In 2013, this set of AASHTO Core Data Principles was adopted by the data and planning community. The principles were developed and vetted by the SCOP data sub-committee, the CTPP oversight board (data community), and US DOT data leadership. The principles have been vetted through SCOP, and key state and federal transportation data staff.
Principle 1 – VALUABLE: Data is an asset—Data is a core business asset that has value and is managed accordingly.
Principle 2 – AVAILABLE: Data is open, accessible, transparent and shared —Access to data is critical to performing duties and functions, data must be open and usable for diverse applications and open to all.
Principle 3 – RELIABLE: Data quality and extent is fit for a variety of applications—Data quality is acceptable and meets the needs for which it is intended.
Principle 4 – AUTHORIZED: Data is secure and compliant with regulations—Data is trustworthy and is safeguarded from unauthorized access, whether malicious, fraudulent or erroneous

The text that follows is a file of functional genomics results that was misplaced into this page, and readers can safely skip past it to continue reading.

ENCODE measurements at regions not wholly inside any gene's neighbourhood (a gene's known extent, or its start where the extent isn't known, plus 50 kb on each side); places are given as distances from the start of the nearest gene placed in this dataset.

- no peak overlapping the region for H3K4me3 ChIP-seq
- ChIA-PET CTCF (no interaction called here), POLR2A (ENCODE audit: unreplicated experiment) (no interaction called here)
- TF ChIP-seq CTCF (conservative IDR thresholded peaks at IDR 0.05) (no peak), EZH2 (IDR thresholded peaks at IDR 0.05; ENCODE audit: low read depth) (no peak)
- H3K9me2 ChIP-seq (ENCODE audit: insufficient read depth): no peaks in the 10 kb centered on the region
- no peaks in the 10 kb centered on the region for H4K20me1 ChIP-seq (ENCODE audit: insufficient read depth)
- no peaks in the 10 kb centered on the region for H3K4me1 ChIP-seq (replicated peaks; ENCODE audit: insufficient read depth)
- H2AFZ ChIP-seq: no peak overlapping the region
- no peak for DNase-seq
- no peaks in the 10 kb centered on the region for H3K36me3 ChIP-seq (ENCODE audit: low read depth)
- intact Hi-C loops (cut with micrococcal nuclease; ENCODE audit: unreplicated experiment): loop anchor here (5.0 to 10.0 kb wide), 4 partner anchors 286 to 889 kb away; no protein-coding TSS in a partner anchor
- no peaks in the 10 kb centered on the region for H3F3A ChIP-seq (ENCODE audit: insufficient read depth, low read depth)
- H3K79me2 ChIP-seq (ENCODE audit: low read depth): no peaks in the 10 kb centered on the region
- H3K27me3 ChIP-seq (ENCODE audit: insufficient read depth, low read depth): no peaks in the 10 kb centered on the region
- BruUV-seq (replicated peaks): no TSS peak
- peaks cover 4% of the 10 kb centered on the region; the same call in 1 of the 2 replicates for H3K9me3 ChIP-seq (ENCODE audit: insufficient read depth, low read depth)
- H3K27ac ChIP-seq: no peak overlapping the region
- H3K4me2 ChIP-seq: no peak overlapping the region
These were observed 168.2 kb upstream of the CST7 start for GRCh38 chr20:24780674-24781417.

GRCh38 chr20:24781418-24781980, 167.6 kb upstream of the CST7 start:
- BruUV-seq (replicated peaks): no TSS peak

Principle 5 CLEAR: There is a common vocabulary and data definition —Data dictionaries are developed and metadata established to maximize consistency and transparency of data across systems.
Principle 6 – EFFICIENT: Data is not duplicated —Data is collected once and used many times for many purposes.
Principle 7 – ACCOUNTABLE: Decisions maximize the benefit of data Timely, relevant, high quality data are essential to maximize the utility of data for decision making.
Continue reading for a more complete explanation and rational for each principle…
Principle 1: Data is an Asset
Rationale— Data is a core industry asset that has measureable value and is managed accordingly. Accurate, timely data is critical to accurate, timely decisions. Transportation agencies already manage many of their physical assets: roads, bridges, signs, lights, etc. Data is no different and must be treated like other physical assets. Data is the foundation of our decision-making, so we must also carefully manage and maintain data to ensure that we know what we have and where it is, can rely upon its accuracy, and can obtain it when and where we need it. Where possible, data should be archived to maintain historical records.
Implications— Treating Data as the asset that it is saves money, effort and resources. When data is appropriately handled it can have a long life with many uses beyond its original one, and serve projects as yet unplanned.
Principle 2: Data is open, accessible, transparent, and shared